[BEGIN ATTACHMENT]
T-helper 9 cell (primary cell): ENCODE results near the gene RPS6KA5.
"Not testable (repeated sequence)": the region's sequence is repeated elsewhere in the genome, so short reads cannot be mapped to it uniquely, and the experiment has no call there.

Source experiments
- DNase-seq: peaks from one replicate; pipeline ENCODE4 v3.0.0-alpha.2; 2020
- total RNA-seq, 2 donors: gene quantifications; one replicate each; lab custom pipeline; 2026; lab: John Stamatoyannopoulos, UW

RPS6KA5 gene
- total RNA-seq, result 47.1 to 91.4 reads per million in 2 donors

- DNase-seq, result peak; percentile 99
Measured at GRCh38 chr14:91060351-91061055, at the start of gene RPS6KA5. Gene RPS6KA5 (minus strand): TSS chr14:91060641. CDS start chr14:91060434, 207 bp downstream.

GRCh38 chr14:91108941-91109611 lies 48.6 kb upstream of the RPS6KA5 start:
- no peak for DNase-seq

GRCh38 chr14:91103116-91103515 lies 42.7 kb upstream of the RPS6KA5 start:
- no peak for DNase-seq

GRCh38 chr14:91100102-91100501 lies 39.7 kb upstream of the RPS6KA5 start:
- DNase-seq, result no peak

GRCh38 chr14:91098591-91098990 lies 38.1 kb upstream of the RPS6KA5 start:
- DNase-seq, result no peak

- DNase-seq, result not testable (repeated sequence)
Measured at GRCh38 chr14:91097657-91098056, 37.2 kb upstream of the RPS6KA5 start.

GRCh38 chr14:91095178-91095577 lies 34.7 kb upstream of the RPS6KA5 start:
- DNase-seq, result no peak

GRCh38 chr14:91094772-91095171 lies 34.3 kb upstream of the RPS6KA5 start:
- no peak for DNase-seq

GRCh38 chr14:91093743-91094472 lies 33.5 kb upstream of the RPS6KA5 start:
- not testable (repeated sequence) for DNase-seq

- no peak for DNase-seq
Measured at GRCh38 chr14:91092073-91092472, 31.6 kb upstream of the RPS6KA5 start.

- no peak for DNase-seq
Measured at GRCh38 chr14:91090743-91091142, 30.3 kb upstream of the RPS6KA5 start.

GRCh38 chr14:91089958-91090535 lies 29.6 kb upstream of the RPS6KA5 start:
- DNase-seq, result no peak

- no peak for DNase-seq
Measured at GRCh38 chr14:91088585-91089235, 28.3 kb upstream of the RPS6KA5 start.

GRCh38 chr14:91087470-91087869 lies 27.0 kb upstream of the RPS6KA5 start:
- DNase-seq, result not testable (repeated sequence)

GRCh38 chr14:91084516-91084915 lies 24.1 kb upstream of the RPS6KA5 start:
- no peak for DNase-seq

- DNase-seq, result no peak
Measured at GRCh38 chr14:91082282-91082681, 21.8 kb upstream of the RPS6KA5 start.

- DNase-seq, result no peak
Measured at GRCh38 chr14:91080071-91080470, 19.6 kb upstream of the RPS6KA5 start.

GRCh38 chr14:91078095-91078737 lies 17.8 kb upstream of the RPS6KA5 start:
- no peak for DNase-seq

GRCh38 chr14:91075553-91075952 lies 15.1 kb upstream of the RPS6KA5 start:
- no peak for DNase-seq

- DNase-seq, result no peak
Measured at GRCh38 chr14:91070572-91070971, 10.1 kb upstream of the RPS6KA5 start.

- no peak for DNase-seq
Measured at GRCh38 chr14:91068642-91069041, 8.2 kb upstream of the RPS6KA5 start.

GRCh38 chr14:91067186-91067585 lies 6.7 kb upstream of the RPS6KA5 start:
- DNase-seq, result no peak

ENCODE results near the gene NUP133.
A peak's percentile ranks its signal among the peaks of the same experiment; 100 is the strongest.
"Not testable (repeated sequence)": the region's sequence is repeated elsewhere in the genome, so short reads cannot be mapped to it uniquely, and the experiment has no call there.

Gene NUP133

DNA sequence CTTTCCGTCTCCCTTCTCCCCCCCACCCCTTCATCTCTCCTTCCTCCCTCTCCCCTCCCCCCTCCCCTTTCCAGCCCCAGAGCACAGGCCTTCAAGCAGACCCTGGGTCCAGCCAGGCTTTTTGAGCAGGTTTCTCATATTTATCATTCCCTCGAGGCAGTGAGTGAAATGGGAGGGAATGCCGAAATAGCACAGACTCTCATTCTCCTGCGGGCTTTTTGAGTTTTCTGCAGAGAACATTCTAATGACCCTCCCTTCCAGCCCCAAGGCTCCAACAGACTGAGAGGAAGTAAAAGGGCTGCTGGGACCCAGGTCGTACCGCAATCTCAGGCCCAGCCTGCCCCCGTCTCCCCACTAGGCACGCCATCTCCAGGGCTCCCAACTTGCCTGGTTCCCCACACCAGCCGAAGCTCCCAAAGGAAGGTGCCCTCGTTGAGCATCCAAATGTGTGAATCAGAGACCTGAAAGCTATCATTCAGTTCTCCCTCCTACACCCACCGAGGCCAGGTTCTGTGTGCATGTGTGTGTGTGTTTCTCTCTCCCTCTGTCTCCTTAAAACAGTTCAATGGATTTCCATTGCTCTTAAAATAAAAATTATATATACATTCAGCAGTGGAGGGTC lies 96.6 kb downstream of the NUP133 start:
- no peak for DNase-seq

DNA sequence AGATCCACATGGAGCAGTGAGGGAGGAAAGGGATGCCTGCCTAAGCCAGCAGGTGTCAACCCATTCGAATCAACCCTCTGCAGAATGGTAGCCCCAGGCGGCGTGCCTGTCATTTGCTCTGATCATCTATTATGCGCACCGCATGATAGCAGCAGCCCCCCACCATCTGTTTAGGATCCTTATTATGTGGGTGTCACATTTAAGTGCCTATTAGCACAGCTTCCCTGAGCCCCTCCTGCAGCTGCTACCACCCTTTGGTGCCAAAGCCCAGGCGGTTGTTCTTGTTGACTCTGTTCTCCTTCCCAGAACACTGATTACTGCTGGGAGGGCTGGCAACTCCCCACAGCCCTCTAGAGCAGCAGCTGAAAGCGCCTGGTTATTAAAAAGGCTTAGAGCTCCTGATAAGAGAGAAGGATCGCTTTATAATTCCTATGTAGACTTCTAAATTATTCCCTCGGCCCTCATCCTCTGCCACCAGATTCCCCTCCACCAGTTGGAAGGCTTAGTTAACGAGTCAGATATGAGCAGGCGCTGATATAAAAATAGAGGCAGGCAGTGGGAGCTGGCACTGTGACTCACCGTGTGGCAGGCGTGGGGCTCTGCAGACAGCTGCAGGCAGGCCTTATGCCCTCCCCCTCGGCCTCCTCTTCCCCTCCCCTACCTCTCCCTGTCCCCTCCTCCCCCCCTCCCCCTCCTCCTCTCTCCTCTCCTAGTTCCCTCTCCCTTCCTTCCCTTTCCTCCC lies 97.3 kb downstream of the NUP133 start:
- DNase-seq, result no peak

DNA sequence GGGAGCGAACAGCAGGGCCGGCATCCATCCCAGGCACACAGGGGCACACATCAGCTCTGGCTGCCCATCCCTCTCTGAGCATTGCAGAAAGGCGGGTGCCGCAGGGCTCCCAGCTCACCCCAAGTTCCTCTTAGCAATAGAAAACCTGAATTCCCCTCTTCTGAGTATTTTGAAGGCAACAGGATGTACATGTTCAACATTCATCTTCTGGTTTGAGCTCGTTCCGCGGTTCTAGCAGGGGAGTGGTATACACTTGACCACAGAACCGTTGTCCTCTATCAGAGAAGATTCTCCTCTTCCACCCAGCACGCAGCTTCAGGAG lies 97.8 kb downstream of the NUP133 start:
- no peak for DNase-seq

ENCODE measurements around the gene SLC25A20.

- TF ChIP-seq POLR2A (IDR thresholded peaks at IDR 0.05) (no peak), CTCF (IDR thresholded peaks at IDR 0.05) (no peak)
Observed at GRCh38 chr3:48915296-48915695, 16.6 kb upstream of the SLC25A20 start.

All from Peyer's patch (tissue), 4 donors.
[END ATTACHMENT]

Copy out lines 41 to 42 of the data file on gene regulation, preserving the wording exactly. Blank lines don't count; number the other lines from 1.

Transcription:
Measured at GRCh38 chr14:91080071-91080470, 19.6 kb upstream of the RPS6KA5 start.

GRCh38 chr14:91078095-91078737 lies 17.8 kb upstream of the RPS6KA5 start: